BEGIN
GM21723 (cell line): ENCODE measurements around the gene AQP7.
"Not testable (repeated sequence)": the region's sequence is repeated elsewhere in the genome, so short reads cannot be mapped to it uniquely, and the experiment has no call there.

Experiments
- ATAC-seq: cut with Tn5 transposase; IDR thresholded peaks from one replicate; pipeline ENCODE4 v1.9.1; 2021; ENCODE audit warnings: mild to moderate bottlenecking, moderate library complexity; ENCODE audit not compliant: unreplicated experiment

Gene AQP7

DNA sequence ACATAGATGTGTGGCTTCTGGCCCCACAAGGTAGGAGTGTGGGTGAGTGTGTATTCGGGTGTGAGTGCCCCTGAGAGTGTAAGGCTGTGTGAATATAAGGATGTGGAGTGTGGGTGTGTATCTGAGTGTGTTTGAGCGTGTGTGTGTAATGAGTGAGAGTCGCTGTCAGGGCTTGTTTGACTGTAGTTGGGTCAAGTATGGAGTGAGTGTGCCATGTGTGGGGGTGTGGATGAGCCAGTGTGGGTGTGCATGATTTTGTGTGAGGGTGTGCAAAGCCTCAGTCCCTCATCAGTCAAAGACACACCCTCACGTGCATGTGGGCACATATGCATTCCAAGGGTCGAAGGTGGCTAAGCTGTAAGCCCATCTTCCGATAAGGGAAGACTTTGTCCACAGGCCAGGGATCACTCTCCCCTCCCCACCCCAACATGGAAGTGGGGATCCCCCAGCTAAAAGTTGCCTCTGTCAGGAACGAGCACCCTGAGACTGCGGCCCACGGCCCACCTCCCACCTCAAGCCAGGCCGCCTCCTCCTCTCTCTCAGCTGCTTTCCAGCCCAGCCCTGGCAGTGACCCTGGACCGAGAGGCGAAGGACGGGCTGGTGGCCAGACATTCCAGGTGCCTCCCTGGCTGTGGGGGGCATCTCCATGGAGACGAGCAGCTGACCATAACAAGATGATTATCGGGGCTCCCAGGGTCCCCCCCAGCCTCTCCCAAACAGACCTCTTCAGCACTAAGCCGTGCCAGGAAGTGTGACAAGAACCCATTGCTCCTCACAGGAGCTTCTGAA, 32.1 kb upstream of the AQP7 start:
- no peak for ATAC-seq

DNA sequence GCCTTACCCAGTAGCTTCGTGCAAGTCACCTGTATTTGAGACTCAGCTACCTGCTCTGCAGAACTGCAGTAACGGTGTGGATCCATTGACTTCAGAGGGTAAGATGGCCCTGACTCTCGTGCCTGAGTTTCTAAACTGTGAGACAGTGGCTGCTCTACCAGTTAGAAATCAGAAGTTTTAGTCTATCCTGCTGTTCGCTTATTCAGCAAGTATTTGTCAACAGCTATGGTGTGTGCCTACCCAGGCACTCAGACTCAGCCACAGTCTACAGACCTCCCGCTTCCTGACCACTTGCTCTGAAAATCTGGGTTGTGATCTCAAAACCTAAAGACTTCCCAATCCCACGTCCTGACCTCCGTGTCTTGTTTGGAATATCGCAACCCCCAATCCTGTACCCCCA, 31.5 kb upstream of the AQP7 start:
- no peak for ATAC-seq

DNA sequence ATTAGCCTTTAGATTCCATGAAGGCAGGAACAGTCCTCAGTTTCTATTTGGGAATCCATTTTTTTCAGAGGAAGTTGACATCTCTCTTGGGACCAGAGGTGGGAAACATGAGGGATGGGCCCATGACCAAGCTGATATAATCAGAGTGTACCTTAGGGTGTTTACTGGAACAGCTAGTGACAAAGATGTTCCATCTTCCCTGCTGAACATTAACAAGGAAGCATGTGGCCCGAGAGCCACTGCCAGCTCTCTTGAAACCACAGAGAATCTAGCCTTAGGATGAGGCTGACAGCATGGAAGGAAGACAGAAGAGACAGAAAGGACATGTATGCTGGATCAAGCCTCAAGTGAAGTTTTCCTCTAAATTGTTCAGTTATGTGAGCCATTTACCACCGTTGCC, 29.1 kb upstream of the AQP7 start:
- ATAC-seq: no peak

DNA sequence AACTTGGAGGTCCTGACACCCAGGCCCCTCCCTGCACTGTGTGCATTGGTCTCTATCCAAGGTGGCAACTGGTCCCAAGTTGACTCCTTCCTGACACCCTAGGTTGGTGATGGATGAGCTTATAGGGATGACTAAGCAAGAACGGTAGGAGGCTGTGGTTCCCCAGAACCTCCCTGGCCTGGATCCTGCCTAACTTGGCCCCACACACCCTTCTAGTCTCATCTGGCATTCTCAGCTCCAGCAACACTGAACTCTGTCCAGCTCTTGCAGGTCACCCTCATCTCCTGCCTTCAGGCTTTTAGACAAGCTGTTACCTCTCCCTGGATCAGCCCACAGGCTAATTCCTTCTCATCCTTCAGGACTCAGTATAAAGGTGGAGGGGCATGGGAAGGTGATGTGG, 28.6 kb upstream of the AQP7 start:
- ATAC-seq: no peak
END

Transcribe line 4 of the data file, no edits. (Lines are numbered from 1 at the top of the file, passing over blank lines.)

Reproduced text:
- ATAC-seq: cut with Tn5 transposase; IDR thresholded peaks from one replicate; pipeline ENCODE4 v1.9.1; 2021; ENCODE audit warnings: mild to moderate bottlenecking, moderate library complexity; ENCODE audit not compliant: unreplicated experiment